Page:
I call heaven and earth to witness against
you today that I have set before you life
and death, blessings and curses. Choose
life so that you and your descendants
Director Peter Berg’s funny film is a bit like the animated feature The Incredibles, in that both raise questions about what is life like for a superhero when the action has ended and the villains trucked off to jail. And what if the superhero is a jaded klutz who destroys the pavement when he zooms down out of the sky, and whose rescues result in millions of dollars of collateral damage? And have you ever met a superhero who is jailed for ignoring some 600 court summonses and told to join Alcoholics Anonymous? Then meet John Hancock (Will Smith), superhero with a perpetual hangover, dressed like a skid row bum, and generally despised by the public and police because of all of the damage he causes. And yet he keeps on coming to the rescue of people in distress.
His latest save is Ray Embrey (Jason Bateman), a PR man whose vision of public service is not shared by the corporate CEOs to whom he pitches a project. When Ray is stuck at a railroad crossing and unable to get out or move his car while a train rushes toward him, it is Hancock who saves his life, but wrecks a half dozen other cars and causes the train cars to pile up behind the stopped engine. The crowd denounces Hancock, but Ray thanks him, and after a while convinces him that he can pay him back by a PR campaign to change his dark image. The results are both amusing, and at times poignant as we see that Ray’s take on his rescuer is right—what a loner Hancock has been all his life. We also learn that Mary, Ray’s wife (Charlize Theron), has a past she has never revealed, one that has a lot to do with why Hancock cannot remember anything before he woke up in a Florida hospital and discovered his super strength—eighty years ago.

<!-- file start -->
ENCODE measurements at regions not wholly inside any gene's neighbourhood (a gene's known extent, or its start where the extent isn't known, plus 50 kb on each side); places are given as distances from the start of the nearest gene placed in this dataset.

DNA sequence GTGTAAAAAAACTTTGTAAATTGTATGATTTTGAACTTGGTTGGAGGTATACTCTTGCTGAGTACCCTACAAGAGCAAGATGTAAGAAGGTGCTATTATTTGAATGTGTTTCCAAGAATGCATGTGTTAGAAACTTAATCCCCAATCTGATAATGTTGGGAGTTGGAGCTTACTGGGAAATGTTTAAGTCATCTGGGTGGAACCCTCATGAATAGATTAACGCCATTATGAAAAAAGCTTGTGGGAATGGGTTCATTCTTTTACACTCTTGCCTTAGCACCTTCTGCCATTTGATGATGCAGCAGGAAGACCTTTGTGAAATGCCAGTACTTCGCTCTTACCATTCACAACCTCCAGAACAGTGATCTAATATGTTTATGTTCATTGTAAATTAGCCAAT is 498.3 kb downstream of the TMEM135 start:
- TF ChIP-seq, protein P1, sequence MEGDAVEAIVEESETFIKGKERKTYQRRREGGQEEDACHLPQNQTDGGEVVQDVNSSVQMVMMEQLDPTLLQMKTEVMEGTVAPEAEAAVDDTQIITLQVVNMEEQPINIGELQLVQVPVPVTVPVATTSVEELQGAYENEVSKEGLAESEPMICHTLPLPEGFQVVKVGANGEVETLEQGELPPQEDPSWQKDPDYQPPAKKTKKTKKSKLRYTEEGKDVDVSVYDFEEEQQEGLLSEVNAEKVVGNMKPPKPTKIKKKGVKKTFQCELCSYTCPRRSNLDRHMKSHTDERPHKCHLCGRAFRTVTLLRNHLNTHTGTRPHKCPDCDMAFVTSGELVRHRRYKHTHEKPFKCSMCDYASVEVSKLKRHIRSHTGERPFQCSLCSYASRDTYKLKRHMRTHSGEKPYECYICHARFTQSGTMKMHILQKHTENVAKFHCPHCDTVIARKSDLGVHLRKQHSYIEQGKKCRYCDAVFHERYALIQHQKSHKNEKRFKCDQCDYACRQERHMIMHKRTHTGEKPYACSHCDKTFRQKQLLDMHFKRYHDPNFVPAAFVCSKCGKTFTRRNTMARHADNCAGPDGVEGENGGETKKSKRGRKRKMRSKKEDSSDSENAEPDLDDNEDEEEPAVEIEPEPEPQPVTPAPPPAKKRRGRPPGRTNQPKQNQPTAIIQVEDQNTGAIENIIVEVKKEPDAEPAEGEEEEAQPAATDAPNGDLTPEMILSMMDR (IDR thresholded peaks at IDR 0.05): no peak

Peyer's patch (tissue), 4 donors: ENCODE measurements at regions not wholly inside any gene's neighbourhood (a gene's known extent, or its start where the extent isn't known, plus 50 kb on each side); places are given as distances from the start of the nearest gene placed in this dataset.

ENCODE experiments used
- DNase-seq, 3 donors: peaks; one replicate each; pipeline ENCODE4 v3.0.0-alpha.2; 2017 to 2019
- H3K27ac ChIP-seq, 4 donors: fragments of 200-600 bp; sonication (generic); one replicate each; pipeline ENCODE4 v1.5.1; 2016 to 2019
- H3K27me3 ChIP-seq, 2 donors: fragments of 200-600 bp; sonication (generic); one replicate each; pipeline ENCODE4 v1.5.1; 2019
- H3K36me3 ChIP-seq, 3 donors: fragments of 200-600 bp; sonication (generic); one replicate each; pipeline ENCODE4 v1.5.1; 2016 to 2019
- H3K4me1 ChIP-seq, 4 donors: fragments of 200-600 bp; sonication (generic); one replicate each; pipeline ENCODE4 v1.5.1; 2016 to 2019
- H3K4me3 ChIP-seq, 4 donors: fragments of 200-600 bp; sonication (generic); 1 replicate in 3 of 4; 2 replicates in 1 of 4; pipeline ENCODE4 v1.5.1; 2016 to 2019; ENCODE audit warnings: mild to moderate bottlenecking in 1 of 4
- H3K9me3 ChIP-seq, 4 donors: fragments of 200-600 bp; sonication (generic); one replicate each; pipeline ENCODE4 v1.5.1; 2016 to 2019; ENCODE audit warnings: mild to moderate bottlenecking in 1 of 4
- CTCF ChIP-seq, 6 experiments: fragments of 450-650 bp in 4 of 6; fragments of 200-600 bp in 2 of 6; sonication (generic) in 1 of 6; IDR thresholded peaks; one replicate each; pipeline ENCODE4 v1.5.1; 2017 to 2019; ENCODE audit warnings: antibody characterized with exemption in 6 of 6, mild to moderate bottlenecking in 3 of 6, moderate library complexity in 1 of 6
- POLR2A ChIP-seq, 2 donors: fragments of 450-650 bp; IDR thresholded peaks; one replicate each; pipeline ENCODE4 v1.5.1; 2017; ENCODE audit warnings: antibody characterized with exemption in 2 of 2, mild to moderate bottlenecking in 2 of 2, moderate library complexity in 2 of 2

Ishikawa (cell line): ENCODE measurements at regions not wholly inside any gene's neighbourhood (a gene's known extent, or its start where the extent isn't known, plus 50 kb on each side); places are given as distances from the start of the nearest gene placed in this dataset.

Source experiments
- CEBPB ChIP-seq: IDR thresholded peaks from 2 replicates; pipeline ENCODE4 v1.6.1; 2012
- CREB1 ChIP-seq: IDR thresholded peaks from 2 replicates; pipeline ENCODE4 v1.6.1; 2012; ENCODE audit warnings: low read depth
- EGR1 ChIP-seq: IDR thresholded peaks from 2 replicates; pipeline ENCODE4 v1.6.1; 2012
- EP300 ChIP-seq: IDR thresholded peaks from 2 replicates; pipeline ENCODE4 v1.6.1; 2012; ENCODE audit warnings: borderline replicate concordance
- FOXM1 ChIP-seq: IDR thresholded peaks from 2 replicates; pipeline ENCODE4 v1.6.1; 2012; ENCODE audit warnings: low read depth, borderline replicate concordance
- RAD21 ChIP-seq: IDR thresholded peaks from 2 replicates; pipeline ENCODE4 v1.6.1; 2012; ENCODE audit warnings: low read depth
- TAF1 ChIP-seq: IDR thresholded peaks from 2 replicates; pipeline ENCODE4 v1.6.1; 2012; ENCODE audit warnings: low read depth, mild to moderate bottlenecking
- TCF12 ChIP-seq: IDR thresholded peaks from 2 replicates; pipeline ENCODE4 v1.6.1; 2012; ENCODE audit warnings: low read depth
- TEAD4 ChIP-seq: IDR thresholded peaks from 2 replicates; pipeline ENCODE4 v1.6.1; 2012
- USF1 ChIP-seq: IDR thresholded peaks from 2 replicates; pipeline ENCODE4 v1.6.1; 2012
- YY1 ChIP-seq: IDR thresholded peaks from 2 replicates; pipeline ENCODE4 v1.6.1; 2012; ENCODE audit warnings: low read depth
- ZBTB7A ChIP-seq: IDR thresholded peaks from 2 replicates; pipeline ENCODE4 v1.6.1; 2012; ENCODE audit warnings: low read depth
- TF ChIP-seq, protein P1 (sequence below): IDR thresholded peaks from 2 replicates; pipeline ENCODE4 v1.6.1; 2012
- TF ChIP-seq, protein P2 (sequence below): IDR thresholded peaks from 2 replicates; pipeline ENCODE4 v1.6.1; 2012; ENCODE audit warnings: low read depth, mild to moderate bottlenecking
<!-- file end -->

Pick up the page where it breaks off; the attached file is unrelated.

Filled with spectacular effects, the film has the virtue of many other comic book-based films by presenting a superhero who suffers the pain of being a perpetual outcast because of his powers. There are lots of cars and buildings smashed to amuse lovers of the action genre, and also some interesting revelations of character that those who prefer drama can appreciate. Christians will note that certain characters choose to give up those whom they love for the sake of the other. A film that I thought would be another spoof of summer superhero flicks turned out to be far better than anticipated.
Spoilers, so read no further if you have not seen the film.
1) What do you think of Hancock when you first see him? Not your typical superhero, is he? How is this film a little more realistic than most such fantasy films?
2) How is Ray just the right person whom Hancock needs at this stage in his life? In making his pitch to the superhero, he says that Hancock can choose to change: how is choice vital in making a change in one’s life? What choices have you made that changed your life?
3) Did you wonder at the way that Mary looked at Hancock when Ray brought his new friend home? What did you expect might develop between them? In what way were you surprised by what did happen?
4) During the process of his image make-over how does discipline become a crucial factor? Of Hancock submitting to arrest and then prison? In being more careful how he lands? In accepting insults or criticism? (At what points have you also had to learn the importance of discipline in your own life?)
5) What did you think of the scenes in which Hancock sits in an AA meeting? Is he really part of the proceedings? What finally induces him to speak? How do the others affirm and support him?
6) What sacrifices for the sake of love do we see in the film?